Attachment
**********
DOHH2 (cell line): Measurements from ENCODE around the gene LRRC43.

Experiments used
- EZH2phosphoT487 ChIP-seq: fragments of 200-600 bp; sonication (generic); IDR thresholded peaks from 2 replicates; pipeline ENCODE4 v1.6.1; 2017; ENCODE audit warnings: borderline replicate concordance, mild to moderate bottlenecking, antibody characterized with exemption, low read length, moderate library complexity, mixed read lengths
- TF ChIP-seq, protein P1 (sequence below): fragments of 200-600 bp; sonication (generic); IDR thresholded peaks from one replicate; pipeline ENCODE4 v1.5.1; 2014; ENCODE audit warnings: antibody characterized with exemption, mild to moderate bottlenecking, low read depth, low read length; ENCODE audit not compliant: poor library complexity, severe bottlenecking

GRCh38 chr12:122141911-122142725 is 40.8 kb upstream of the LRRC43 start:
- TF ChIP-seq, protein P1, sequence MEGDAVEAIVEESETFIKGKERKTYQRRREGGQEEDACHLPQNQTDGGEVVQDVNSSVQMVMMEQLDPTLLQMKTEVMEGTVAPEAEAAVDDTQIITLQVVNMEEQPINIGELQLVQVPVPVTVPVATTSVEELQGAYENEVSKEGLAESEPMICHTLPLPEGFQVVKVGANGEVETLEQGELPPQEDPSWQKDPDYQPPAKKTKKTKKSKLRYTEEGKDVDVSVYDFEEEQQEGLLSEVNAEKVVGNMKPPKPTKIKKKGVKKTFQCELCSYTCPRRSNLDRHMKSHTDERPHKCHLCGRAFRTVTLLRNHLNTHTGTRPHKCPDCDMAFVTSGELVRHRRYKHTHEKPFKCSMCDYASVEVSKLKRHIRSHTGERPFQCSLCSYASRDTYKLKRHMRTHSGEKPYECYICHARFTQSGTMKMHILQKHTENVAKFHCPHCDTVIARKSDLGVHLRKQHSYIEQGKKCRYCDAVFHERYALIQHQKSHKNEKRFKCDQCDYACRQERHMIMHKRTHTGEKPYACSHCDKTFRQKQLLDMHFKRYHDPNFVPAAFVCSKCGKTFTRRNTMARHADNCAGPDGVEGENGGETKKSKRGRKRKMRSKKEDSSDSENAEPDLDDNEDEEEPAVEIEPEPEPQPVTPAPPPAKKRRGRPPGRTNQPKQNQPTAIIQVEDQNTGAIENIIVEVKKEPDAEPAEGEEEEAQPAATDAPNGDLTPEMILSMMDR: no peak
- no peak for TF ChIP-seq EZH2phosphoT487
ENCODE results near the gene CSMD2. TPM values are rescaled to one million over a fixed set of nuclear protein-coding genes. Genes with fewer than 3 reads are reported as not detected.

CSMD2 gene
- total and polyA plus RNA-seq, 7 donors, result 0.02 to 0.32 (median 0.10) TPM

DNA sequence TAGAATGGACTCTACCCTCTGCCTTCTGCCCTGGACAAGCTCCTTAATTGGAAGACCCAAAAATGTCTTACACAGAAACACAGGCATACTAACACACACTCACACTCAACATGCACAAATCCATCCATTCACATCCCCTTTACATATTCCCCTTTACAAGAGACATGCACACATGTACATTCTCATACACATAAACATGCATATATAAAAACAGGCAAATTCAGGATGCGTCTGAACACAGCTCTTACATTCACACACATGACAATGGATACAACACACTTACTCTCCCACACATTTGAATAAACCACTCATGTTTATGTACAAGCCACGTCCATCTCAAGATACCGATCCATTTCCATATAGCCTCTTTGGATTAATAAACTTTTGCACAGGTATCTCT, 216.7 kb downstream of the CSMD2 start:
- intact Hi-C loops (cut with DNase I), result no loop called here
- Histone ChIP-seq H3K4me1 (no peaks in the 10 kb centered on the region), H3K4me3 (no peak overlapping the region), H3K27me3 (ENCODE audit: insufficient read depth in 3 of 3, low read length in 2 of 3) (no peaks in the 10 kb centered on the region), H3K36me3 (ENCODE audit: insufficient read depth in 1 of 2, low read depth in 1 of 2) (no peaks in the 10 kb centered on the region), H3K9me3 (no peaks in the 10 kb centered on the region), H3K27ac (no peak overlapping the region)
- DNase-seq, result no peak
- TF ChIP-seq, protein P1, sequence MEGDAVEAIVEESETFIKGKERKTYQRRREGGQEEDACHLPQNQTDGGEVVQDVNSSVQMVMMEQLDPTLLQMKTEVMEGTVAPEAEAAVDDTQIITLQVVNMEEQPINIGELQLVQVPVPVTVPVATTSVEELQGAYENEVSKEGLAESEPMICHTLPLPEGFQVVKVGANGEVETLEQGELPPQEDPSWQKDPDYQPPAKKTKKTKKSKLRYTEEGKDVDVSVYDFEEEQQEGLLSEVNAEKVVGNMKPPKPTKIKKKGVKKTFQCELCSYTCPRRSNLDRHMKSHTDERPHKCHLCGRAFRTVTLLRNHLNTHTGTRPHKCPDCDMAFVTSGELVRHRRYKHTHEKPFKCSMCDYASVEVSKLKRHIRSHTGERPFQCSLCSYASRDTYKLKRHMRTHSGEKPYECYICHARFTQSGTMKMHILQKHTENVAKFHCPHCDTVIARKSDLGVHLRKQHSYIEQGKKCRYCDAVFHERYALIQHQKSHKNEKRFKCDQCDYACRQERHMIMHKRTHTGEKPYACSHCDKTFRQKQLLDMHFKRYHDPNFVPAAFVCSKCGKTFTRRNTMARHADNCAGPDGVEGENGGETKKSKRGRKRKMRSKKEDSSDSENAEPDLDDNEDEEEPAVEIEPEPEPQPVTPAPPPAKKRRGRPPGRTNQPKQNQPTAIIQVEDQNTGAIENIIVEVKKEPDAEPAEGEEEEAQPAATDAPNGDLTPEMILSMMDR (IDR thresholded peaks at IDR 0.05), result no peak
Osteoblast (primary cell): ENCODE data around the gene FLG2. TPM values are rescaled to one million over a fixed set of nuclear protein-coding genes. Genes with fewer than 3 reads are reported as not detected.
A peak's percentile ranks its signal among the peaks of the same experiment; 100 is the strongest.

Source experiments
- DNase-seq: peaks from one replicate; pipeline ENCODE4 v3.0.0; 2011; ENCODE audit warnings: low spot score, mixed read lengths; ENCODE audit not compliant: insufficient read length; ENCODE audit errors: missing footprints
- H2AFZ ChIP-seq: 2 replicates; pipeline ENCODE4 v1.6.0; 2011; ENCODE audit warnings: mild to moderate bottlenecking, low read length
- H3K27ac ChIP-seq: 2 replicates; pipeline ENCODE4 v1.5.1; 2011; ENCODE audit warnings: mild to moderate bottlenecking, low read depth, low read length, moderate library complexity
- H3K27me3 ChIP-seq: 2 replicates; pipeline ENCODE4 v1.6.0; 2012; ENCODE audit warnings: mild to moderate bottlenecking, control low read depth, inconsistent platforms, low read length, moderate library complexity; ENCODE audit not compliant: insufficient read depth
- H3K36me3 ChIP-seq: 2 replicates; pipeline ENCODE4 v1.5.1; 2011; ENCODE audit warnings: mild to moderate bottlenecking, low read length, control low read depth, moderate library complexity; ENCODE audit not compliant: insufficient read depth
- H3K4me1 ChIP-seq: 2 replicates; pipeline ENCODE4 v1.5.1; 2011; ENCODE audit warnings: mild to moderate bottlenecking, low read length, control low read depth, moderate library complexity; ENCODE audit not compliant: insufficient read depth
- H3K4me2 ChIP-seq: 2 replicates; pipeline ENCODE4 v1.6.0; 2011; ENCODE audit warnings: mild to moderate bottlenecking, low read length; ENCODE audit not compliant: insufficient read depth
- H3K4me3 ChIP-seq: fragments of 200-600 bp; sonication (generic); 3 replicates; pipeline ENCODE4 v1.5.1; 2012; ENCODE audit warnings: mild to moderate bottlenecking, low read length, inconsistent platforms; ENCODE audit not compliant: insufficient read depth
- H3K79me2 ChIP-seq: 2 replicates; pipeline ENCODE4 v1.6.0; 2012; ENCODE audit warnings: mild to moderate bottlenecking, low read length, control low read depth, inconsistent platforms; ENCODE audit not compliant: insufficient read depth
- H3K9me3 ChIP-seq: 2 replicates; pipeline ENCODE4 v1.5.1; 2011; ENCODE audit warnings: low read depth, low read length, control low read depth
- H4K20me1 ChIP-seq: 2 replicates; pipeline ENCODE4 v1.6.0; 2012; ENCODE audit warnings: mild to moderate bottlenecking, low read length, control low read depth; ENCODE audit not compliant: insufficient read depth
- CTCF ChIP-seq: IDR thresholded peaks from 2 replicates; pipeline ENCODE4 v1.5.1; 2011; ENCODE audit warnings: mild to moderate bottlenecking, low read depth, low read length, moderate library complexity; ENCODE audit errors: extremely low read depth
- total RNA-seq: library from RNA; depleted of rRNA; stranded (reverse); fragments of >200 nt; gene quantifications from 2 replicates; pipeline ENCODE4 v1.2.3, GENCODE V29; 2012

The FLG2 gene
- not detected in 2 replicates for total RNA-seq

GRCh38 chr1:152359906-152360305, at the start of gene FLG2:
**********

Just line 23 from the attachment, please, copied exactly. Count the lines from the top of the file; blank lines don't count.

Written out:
- H3K36me3 ChIP-seq: 2 replicates; pipeline ENCODE4 v1.5.1; 2011; ENCODE audit warnings: mild to moderate bottlenecking, low read length, control low read depth, moderate library complexity; ENCODE audit not compliant: insufficient read depth